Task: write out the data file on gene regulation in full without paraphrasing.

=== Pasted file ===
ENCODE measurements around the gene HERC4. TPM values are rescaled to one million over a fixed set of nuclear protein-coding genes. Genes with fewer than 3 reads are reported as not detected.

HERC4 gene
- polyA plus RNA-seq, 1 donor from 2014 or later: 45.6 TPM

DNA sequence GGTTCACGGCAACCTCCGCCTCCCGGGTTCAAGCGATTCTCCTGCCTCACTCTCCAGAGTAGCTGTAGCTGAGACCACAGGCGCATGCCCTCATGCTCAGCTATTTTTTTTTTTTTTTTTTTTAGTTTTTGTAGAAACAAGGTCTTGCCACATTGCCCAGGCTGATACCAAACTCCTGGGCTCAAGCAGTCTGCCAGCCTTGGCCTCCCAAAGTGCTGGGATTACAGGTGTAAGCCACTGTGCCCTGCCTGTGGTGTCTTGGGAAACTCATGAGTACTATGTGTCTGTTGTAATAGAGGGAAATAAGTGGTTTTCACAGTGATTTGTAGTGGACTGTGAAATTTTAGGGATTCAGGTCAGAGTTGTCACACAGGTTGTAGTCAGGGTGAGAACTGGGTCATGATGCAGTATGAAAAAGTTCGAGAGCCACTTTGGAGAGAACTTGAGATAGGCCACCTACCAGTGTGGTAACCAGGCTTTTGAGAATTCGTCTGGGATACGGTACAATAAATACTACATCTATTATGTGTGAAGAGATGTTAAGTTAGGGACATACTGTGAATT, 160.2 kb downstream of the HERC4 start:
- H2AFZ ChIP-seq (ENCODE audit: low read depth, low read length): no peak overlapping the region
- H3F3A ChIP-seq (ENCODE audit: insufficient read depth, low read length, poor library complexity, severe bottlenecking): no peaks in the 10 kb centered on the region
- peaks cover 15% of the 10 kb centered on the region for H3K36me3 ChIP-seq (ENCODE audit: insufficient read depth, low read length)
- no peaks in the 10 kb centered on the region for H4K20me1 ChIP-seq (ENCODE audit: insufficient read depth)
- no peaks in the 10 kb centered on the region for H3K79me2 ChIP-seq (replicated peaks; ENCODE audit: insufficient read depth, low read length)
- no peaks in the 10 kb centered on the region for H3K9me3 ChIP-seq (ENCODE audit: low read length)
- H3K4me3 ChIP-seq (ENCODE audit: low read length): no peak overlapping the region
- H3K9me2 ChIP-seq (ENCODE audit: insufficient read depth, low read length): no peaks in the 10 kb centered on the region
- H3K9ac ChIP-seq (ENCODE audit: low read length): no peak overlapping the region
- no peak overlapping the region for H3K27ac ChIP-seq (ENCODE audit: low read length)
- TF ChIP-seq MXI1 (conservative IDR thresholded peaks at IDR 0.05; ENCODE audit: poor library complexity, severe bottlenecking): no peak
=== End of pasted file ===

ENCODE measurements around the gene HERC4. TPM values are rescaled to one million over a fixed set of nuclear protein-coding genes. Genes with fewer than 3 reads are reported as not detected.

HERC4 gene
- polyA plus RNA-seq, 1 donor from 2014 or later: 45.6 TPM

DNA sequence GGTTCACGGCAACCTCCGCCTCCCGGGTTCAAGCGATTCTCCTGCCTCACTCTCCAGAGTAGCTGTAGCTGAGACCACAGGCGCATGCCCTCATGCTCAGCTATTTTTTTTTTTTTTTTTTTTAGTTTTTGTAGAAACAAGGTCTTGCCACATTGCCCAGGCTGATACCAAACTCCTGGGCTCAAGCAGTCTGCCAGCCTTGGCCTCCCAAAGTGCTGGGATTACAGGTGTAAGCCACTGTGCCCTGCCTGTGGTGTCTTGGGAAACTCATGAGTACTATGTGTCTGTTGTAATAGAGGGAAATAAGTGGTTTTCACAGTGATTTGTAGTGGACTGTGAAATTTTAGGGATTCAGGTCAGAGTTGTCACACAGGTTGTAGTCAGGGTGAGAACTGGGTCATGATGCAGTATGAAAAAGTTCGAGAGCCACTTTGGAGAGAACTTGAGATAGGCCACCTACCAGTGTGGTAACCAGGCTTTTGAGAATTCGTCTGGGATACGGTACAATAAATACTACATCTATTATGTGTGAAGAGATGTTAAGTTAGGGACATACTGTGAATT, 160.2 kb downstream of the HERC4 start:
- H2AFZ ChIP-seq (ENCODE audit: low read depth, low read length): no peak overlapping the region
- H3F3A ChIP-seq (ENCODE audit: insufficient read depth, low read length, poor library complexity, severe bottlenecking): no peaks in the 10 kb centered on the region
- peaks cover 15% of the 10 kb centered on the region for H3K36me3 ChIP-seq (ENCODE audit: insufficient read depth, low read length)
- no peaks in the 10 kb centered on the region for H4K20me1 ChIP-seq (ENCODE audit: insufficient read depth)
- no peaks in the 10 kb centered on the region for H3K79me2 ChIP-seq (replicated peaks; ENCODE audit: insufficient read depth, low read length)
- no peaks in the 10 kb centered on the region for H3K9me3 ChIP-seq (ENCODE audit: low read length)
- H3K4me3 ChIP-seq (ENCODE audit: low read length): no peak overlapping the region
- H3K9me2 ChIP-seq (ENCODE audit: insufficient read depth, low read length): no peaks in the 10 kb centered on the region
- H3K9ac ChIP-seq (ENCODE audit: low read length): no peak overlapping the region
- no peak overlapping the region for H3K27ac ChIP-seq (ENCODE audit: low read length)
- TF ChIP-seq MXI1 (conservative IDR thresholded peaks at IDR 0.05; ENCODE audit: poor library complexity, severe bottlenecking): no peak